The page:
I know that posting a blog this near a weekend is a mortal sin in some circles but I have decided to take my chances because things are happening in a way that doesn’t necessarily conform to traditional publishing schedules. After arriving in Utah with plans to be here for about a month, our first order of business is organizing our tiny home. I have to be honest and say that it’s been punishing emotionally. It’s more than just having fewer things–but this part of the process is about completely reshaping the way we see space. A friend commented on an Instagram post recently: “I envy your lack of things, but I’m not sure if I feel the same way about your lack of space”.

That really sums up the challenge I’ve been experiencing, because I am used to having fewer things but always having lots more space to allow a comfortable organizational system. I totally forgot to budget in the time and patience for learning a new way to look at space. In the last week or so I have learned that I have spent my whole life taking space for granted and that being organized in a large space has very little relevance to accomplishing the same task in a much smaller space!

This isn’t the post where I’m going to share all of the solutions to these issues because frankly such solutions haven’t presented themselves–yet. If you check out the video above, you’ll see that this is a trial and error process. I look forward to someday sharing the “Top 10 tips for maximizing space in your tiny home”–but for now, let me just say that Pinterest shows some really cool things–that have been fully completed and optimized. The process for getting there–figuring out what materials to use, the tools you need vs the ones you have available, the cost of said items are another matter.

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For example, our trailer is mostly made of fiberglass–this makes screw-in fasteners more challenging to use–and because it’s finished with a non-porous coating on the interior, adhesives are also less sticky. Magnetic strips and wall hangings were our original hope but being able to attach such items in the first place is proving a challenge. Another element of this process is deciding which items need to be most handy–simply fitting it all in won’t necessarily help us access what we need in a timely fashion.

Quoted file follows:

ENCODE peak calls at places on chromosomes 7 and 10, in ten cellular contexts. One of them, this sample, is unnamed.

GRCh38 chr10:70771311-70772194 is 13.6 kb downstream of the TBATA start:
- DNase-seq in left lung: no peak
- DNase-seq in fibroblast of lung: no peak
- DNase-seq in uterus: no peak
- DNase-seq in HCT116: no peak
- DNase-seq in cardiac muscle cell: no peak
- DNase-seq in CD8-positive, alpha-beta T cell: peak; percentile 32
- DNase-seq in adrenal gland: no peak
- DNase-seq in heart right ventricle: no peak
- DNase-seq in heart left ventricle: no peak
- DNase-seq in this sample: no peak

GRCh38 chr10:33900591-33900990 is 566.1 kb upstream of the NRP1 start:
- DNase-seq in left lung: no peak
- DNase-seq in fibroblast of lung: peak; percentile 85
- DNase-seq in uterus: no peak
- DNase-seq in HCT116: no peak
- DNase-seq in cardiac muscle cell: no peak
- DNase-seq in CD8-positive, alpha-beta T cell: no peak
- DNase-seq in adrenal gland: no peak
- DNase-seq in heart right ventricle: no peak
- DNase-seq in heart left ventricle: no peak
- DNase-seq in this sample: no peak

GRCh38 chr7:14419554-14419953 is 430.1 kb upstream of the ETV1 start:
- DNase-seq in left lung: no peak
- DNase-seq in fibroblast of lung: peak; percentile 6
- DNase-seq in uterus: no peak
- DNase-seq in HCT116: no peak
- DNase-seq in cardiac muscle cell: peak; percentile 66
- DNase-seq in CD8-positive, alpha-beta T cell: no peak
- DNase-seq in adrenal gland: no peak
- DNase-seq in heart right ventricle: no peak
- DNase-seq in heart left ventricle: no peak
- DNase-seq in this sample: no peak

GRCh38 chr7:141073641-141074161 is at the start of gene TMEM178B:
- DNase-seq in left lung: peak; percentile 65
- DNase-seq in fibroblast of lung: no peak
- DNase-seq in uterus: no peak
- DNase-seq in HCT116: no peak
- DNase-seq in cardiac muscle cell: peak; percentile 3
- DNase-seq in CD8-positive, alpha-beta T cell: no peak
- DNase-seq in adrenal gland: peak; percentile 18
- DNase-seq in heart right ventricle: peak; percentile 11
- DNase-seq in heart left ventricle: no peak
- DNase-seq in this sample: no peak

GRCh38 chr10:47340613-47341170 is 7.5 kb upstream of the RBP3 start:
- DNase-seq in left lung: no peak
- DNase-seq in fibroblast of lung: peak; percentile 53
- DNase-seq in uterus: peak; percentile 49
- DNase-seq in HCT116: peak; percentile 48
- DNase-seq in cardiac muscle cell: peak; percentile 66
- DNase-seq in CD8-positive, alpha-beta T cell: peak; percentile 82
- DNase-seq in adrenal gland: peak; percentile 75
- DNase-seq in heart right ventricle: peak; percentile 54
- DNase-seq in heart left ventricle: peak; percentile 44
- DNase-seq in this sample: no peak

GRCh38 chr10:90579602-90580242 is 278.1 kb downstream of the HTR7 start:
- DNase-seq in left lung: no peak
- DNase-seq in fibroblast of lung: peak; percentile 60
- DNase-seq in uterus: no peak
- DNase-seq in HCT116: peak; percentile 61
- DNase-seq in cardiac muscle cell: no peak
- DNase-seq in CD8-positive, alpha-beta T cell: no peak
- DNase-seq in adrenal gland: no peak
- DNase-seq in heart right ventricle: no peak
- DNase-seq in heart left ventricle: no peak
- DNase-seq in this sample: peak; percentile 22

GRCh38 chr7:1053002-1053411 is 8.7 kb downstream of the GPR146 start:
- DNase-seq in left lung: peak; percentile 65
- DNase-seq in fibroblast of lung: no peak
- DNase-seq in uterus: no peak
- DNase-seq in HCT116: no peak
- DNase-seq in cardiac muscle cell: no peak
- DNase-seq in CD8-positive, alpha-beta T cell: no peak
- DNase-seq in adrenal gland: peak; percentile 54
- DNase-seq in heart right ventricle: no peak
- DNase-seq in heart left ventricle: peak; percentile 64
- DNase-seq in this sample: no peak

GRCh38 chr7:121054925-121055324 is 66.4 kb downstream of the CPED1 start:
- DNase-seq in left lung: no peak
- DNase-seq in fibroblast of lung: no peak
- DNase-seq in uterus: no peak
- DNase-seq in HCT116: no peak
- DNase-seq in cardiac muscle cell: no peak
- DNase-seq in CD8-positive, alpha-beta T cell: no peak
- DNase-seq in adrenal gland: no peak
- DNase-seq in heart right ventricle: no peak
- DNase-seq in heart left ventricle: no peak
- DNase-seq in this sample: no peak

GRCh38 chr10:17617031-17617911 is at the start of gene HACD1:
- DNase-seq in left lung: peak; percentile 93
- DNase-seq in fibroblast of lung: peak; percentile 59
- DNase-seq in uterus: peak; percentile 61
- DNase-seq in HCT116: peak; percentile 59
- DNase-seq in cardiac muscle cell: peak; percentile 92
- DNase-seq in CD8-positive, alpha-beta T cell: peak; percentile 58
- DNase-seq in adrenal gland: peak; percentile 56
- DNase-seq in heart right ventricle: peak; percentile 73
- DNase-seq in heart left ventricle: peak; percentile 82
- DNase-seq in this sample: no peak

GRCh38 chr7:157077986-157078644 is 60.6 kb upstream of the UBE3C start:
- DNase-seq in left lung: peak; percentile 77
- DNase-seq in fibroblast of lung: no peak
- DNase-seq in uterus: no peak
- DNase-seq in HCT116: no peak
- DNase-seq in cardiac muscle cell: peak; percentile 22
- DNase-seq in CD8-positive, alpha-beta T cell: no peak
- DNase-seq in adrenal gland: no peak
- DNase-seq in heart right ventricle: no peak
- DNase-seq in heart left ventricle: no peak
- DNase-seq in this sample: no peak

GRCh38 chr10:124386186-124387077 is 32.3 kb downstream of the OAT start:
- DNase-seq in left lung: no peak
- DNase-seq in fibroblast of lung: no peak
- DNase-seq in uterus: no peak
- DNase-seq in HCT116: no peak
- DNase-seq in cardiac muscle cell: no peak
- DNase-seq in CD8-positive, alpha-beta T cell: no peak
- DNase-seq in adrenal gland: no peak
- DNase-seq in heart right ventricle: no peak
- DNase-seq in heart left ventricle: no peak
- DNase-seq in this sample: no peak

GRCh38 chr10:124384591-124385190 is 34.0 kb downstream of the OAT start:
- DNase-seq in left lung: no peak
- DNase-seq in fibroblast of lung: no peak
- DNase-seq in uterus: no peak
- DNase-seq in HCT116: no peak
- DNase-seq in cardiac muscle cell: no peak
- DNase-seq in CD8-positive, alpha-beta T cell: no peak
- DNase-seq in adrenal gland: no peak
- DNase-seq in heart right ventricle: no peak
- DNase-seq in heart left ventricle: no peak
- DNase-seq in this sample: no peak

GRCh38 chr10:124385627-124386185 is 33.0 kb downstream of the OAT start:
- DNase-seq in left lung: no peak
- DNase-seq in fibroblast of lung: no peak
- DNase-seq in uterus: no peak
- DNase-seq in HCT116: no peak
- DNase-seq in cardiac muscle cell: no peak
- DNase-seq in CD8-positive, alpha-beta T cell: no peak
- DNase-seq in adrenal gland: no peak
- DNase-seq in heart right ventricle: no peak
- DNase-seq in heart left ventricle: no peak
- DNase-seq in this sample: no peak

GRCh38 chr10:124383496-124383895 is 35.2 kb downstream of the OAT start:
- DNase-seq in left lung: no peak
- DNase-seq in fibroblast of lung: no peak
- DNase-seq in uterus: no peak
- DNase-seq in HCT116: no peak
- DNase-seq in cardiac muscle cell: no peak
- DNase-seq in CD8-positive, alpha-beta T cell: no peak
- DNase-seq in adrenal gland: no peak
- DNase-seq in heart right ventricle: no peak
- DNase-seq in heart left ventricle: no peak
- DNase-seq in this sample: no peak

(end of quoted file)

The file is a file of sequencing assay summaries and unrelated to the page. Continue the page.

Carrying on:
Despite the frustration of this chaotic immersion the story is not all grim; it’s good to learn and each tiny step forward we take feels very rewarding. Each day we try to take a moment or two to share the small victories we are having and it’s making us appreciate things we otherwise might have taken for granted. I’ve made more of an effort to get out climbing and not lose sight of why we are doing this in the first place; not for perfection but to be closer to the things that inspire us.

On the diabetes front, I don’t have a lot to report. Keeping my diet in hand has been a manageable challenge and I am more thankful than ever for the near “auto-pilot” effects of the keto diet, both in terms of needing to eat less and actual blood glucose stability. Once things settle down a little bit more I will write more about some of the more “mundane” aspects of this transition. For now, we are three sheets to the breeze and I am hanging on by the tiniest of margins, thanks mostly to the patience and efforts of Stefanie who has really been tolerating this upheaval much better than I have.

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Leave us some love in the comments below! Hearing your perspective makes this whole process seem much less solitary.

Our first meetup will be March 4-6 in Joshua Tree National Park CA. No cost, no frills. Just action…maybe just a few tasteful hashtags though. RSVP via email: steve@livingvertical.org